Best quotes by Algernon Charles Swinburne

Algernon Charles Swinburne

Algernon Charles Swinburne

English poet, playwright, novelist, and critic

Algernon Charles Swinburne (5 April 1837 – 10 April 1909) was an English poet, playwright, novelist, and critic. He wrote several novels and collections of poetry such as Poems and Ballads, and contributed to the famous Eleventh Edition of the Encyclopædia Britannica.

Swinburne wrote about many taboo topics, such as lesbianism, cannibalism, sado-masochism, and anti-theism. His poems have many common motifs, such as the ocean, time, and death. Several historical people are featured in his poems, such as Sappho ("Sapphics"), Anactoria ("Anactoria"), and Catullus ("To Catullus").

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Faith speaks when hope is disassembled; faith lives when hope dies dead.

Where might is, the right is: Long purses make strong swords. Let weakness learn meekness: God save the House of Lords!

Marvellous mercies and infinite love.

When I hear that a personal friend has fallen into matrimonial courses, I feel the same sorrow as if I had heard of his lapsing into theism — a holy sorrow, unmixed with anger.

There is no such thing as a dumb poet or a handless painter. The essence of an artist is that he should be articulate.

To say of shame - what is it? Of virtue - we can miss it; Of sin-we can kiss it, And it's no longer sin.

In hawthorn-time the heart grows light.

And the best and the worst of this is That neither is most to blame, If you have forgotten my kisses And I have forgotten your name.

The delight that consumes the desire, The desire that outruns the delight.

Love is more cruel than lust.

When fate has allowed to any man more than one great gift, accident or necessity seems usually to contrive that one shall encumber and impede the other.

His life is a watch or a vision Between a sleep and a sleep.

From too much love of living, From hope and fear set free, We thank with brief thanksgiving Whatever gods may be That no life lives for ever; That dead men rise up never; That even the weariest river Winds somewhere safe to sea.

There is no God found stronger than death; and death is a sleep.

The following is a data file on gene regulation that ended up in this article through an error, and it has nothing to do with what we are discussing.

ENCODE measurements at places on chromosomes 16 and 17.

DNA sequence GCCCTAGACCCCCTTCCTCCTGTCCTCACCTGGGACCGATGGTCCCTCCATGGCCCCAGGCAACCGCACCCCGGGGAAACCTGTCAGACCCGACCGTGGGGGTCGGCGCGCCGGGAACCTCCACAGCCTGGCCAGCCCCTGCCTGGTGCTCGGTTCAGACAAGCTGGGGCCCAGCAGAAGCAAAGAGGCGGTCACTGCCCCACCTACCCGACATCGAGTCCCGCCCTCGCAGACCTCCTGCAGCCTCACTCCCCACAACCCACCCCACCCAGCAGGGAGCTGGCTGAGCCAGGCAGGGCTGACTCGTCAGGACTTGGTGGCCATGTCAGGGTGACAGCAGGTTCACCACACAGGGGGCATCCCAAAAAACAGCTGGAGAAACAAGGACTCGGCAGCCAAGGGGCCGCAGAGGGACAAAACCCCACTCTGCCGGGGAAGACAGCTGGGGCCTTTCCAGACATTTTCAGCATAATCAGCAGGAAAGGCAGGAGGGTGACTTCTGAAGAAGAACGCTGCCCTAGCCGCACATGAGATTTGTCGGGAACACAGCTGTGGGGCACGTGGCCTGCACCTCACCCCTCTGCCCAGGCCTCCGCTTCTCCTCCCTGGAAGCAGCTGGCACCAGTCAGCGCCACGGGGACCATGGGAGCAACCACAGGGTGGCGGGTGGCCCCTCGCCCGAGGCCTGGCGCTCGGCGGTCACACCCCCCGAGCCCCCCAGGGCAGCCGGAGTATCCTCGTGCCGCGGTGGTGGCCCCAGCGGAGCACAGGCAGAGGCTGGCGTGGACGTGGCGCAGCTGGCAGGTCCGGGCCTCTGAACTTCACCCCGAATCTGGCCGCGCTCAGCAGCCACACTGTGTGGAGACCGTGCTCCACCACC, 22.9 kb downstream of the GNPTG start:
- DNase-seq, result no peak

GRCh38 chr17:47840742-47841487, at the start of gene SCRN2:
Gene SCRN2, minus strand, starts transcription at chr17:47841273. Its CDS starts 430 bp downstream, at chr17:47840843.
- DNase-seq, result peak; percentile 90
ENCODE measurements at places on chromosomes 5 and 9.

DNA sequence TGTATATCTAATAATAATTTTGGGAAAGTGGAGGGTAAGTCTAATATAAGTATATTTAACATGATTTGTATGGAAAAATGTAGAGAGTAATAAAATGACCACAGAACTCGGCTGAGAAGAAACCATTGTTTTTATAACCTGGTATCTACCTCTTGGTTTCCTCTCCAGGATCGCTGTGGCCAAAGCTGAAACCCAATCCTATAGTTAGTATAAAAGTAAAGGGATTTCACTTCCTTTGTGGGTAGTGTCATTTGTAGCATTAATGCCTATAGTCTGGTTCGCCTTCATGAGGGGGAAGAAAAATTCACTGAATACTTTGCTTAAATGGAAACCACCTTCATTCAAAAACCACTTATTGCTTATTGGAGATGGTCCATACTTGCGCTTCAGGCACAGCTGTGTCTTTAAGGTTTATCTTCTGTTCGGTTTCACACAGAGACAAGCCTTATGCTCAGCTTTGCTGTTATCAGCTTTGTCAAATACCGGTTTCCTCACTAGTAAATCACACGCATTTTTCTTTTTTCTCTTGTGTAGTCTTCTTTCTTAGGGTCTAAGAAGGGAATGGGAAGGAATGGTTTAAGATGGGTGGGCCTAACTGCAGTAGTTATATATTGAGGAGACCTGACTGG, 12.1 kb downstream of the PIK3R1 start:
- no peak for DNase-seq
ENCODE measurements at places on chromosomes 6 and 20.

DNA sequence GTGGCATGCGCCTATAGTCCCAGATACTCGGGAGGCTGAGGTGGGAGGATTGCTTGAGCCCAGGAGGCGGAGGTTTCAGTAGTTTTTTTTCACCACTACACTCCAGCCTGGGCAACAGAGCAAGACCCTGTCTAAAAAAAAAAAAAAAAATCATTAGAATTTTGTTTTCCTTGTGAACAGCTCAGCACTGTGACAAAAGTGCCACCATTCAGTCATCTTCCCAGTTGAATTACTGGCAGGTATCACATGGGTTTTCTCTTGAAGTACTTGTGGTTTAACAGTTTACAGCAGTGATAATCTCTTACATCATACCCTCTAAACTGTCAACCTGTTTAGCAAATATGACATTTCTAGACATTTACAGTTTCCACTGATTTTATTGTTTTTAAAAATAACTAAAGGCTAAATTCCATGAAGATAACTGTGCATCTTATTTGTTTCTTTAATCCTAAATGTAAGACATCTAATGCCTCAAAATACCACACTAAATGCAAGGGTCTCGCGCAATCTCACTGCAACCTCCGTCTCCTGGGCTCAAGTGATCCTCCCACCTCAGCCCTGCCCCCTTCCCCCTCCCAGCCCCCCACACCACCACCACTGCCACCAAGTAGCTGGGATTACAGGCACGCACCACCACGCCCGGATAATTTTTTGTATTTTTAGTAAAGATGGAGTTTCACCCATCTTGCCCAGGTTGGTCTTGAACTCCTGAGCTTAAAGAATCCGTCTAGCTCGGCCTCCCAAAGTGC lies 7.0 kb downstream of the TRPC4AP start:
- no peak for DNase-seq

For winter's rains and ruins are over, And all the season of snows and sins; The days dividing lover and lover, The light that loses, the night that wins; And time remembered isgrief forgotten, And frosts are slain and flowers begotten, And in green underwood and cover Blossom by blossom the spring begins.

There is no safety-net to protect against attraction.

If you were Queen of pleasure And I were King of pain We'd hunt down Love together, Pluck out his flying-feather, And teach his feet a measure, And find his mouth a rein; If you were Queen of pleasure And I were King of pain.

In the world of dreams, I have chosen my part.

The sweetest flowers in all the world- A baby's hands.

I am tired of tears and laughter, And men that laugh and weep Of what may come hereafter For men that sow to reap: I am weary of days and hours, Blown buds of barren flowers, Desires and dreams and powers And everything but sleep.

I have lived long enough, having seen one thing, that love hath an end

Love, as is told by the seers of old, Comes as a butterfly tipped with gold, Flutters and flies in sunlit skies, Weaving round hearts that were one time cold.

Blossom by blossom the spring begins.

Let weakness learn meekness.

I remember the way we parted, The day and the way we met; You hoped we were both broken-hearted And knew we should both forget.

Fate is a sea without a shore, and the soul is a rock that abides.

Time stoops to no man's lure.

Ask nothing more of me sweet; All I can give you I give; Heart of my heart were it more, More would be laid at your feet.

His speech is a burning fire.

Today will die tomorrow.

Body and spirit are twins: God only knows which is which.